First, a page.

1.21 -		<p>Ample <a href="http://isabelle.in.tum.de/dist/docs.html">documentation</a> is available, including a <a href="http://www4.in.tum.de/%7enipkow/LNCS2283/">Tutorial</a> published by Springer-Verlag. Several <a href="http://www.cl.cam.ac.uk/users/lcp/papers/isabelle.html">papers</a> on the design of Isabelle are  available. There is also a list of past and present <a href="http://www.cl.cam.ac.uk/Research/HVG/Isabelle/projects.html">projects</a> undertaken using Isabelle. </p>
    1.22 -		<p>Isabelle is a joint project between <a href="http://www.cl.cam.ac.uk/users/lcp/">Lawrence C. Paulson</a> (University of Cambridge, UK) and  <a href="http://www.in.tum.de/%7enipkow/">Tobias Nipkow</a> (Technical University of Munich, Germany).</p>
    1.23 -	</body>
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    1.25 -</html>
     2.1 --- a/doc-src/Abstract/abstract.tex	Mon Mar 24 23:34:31 2008 +0100
     2.2 +++ /dev/null	Thu Jan 01 00:00:00 1970 +0000
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     2.4 -\documentclass[11pt]{article}
     2.5 -
     2.6 -\title{Isabelle: An Overview}
     2.7 -\author{Lawrence C. Paulson}
     2.8 -
     2.9 -\date{October 2003}
    2.10 -
    2.11 -\usepackage{basic,times,mathtime}
    2.12 -
    2.13 -\makeatletter
    2.14 -\@ifundefined{pdfoutput}{\message{No PDF output}%
    2.15 -  \usepackage{../url}%
    2.16 -  \newcommand{\hfootref}[2]{#2\footnote{\url{#1}}}}%
    2.17 -{\message{Generating PDF output}%
    2.18 -  \usepackage{color}\definecolor{darkblue}{rgb}{0,0,0.5}%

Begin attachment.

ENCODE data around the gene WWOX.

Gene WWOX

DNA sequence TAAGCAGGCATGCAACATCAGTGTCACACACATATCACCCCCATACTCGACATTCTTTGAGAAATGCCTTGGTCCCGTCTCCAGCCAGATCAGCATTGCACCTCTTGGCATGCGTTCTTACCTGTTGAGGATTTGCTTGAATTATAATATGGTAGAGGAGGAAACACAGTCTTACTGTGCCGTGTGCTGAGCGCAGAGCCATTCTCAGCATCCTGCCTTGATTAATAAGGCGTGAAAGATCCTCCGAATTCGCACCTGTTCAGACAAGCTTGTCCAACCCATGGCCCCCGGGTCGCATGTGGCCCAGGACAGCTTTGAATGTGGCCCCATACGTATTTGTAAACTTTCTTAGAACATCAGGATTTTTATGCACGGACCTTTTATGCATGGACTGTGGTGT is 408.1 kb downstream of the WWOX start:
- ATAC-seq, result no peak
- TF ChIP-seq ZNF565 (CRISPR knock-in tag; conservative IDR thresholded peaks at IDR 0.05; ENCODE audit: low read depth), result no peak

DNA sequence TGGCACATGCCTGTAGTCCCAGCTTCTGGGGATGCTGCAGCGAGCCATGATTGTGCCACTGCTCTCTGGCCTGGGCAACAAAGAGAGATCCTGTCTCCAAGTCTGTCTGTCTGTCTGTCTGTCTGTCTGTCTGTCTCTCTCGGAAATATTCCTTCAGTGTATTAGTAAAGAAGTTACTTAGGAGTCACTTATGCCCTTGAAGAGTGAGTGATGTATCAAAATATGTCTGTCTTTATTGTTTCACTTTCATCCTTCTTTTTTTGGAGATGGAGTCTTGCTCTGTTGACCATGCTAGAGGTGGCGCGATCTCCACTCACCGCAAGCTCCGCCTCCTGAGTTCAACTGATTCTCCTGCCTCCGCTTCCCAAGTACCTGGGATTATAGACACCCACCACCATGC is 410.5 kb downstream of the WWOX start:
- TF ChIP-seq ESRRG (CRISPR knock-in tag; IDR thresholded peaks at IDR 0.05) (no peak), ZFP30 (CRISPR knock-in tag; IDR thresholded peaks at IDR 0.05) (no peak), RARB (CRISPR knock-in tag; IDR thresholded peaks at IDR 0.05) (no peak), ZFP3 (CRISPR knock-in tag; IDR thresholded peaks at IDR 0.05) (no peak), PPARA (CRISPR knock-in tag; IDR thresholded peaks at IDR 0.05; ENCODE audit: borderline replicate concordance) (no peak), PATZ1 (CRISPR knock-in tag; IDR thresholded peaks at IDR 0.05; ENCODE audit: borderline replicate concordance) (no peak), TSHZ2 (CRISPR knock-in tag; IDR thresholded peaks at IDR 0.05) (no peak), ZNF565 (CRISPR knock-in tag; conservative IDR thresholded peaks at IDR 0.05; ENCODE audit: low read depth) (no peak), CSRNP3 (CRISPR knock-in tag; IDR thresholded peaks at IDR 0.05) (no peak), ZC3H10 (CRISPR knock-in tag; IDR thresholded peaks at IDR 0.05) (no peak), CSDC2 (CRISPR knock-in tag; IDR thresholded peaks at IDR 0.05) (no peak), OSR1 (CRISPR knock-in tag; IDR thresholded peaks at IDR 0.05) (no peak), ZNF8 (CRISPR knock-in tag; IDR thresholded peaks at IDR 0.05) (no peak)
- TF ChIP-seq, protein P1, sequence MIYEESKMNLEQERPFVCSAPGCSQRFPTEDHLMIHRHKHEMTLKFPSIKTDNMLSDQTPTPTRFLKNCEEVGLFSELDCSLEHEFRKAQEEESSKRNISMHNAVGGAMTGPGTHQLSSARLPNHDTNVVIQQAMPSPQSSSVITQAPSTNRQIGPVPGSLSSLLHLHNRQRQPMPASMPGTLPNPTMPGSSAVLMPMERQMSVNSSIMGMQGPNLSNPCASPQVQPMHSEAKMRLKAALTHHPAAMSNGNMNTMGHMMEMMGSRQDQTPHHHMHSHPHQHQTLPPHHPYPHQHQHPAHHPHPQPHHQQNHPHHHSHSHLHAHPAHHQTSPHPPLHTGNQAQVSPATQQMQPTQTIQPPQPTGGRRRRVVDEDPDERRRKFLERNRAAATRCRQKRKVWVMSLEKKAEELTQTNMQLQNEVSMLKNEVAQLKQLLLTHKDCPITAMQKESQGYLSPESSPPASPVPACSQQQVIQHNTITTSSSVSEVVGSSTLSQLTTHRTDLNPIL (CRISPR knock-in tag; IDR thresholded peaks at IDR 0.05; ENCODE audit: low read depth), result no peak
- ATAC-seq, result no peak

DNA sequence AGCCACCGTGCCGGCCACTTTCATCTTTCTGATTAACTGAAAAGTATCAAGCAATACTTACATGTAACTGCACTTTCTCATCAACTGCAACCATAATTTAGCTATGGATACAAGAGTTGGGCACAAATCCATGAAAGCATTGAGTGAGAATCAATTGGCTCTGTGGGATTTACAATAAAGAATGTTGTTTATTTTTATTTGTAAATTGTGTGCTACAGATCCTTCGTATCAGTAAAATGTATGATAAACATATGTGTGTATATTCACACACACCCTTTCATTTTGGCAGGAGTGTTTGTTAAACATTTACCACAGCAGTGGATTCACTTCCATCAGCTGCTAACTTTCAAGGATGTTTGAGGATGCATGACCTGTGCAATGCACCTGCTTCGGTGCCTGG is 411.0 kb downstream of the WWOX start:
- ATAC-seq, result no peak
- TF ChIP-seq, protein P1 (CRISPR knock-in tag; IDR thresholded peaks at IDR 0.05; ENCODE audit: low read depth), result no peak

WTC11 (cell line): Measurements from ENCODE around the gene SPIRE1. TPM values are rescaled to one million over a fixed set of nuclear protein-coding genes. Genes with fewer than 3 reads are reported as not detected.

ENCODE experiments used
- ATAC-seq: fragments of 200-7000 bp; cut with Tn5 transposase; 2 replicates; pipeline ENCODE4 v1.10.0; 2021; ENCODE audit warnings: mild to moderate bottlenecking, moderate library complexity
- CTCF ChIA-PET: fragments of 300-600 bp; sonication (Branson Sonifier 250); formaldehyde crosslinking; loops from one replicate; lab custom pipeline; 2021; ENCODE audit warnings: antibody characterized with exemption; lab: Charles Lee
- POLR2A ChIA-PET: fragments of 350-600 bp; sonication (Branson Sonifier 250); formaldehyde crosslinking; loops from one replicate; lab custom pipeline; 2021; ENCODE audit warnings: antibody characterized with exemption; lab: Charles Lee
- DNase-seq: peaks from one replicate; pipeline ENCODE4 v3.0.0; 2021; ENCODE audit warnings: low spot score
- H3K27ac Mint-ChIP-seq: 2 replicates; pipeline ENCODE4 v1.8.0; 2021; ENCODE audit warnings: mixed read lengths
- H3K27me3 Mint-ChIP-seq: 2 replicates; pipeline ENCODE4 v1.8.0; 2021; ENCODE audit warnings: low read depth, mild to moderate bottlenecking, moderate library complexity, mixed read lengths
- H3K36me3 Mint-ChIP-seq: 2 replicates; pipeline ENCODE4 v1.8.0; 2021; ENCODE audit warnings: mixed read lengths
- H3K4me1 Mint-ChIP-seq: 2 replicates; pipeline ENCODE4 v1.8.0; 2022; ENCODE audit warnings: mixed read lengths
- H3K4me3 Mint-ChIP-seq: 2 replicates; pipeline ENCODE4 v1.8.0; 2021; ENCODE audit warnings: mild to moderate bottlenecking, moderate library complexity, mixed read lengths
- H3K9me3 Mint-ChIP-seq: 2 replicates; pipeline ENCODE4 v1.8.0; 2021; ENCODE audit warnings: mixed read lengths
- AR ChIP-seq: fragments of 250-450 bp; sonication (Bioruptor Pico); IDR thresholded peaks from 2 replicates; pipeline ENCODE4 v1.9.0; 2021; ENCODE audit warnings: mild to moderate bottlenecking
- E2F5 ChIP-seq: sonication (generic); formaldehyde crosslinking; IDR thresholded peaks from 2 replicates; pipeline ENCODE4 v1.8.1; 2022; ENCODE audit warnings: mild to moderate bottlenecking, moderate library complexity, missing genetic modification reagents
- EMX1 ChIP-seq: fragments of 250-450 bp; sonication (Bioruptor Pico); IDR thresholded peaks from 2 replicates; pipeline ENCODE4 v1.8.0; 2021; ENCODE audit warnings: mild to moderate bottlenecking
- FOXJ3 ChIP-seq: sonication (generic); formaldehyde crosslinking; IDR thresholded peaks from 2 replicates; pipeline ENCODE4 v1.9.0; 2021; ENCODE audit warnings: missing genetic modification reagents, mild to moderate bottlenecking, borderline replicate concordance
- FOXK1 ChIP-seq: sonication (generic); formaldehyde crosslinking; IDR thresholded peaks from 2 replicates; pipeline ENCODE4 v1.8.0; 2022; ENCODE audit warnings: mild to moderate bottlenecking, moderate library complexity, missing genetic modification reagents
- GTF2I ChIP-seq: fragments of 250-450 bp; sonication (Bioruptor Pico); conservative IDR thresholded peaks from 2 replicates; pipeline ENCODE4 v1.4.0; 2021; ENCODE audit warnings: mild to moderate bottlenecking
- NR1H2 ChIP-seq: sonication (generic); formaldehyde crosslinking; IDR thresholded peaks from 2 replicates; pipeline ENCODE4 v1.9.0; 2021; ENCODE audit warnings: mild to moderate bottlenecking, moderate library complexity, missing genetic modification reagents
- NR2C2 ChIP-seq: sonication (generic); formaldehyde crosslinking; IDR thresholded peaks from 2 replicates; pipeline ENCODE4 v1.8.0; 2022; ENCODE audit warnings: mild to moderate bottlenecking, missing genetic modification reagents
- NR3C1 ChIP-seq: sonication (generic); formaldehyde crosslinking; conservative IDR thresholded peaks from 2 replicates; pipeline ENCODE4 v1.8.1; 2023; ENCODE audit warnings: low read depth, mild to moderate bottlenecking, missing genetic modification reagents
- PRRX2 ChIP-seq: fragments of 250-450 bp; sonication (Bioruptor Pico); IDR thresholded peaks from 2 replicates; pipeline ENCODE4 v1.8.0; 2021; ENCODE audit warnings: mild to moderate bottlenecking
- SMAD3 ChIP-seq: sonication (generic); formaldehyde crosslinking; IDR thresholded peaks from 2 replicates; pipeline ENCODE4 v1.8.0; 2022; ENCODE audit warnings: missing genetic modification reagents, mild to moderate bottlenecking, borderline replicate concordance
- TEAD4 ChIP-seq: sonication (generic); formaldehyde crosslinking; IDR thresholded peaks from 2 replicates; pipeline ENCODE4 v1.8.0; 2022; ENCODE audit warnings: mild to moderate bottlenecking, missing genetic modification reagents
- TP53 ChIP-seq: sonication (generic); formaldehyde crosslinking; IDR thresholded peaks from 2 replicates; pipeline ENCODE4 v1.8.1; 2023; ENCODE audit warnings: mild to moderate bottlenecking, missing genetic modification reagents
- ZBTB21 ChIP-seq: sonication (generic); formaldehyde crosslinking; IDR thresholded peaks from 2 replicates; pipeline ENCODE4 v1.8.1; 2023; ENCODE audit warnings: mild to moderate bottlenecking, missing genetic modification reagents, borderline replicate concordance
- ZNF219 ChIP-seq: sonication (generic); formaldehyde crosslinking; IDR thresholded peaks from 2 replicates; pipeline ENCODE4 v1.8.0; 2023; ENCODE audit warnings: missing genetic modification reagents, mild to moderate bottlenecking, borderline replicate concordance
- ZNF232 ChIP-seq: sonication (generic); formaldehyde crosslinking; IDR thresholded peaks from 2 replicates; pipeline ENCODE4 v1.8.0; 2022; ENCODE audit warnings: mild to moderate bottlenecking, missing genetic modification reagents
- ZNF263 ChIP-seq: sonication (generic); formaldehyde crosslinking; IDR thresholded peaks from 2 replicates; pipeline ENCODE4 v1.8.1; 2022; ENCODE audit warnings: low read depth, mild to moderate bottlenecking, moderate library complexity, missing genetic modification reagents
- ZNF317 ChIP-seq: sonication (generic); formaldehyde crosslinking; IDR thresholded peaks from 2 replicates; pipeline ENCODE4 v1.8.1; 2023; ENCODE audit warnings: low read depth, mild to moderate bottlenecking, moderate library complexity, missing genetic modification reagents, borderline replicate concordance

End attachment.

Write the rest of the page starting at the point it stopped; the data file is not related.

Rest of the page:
2.19 -  \usepackage[pdftex,colorlinks=true,linkcolor=darkblue,citecolor=darkblue,filecolor=darkblue,pagecolor=darkblue,urlcolor=darkblue]{hyperref}  \newcommand{\hfootref}[2]{\href{#1}{#2}\footnote{\url{#1}}}}
    2.20 -
    2.21 -\makeatother
    2.22 -
    2.23 -\begin{document}
    2.24 -\maketitle
    2.25 -
    2.26 -
Isabelle~\cite{isa-tutorial} is a generic proof assistant.  It allows mathematical formulas to be expressed in a 
    2.27 -formal language and provides tools for proving those formulas in a
    2.28 -logical calculus. The main potential application in industry is
    2.29 -\emph{formal verification}, which includes proving the 
    2.30 -correctness of computer hardware or software and proving 
    2.31 -properties of computer languages and protocols. Among its research
    2.32 -applications are the formalization of mathematical proofs.
    2.33 -
    2.34 -Compared with similar tools, Isabelle's distinguishing feature is its flexibility. Most proof assistants
    2.35 -are built around a single formal calculus, typically higher-order logic.
    2.36 -Isabelle has the capacity to
    2.37 -accept a variety of formal calculi. The distributed version
    2.38 -supports higher-order logic but also axiomatic set theory and several other
    2.39 -formalisms. Isabelle provides excellent notational support: 
    2.40 -new notations can be introduced, using normal mathematical symbols.
    2.41 -
    2.42 -The main limitation of all such systems is that proving theorems
    2.43 -requires much effort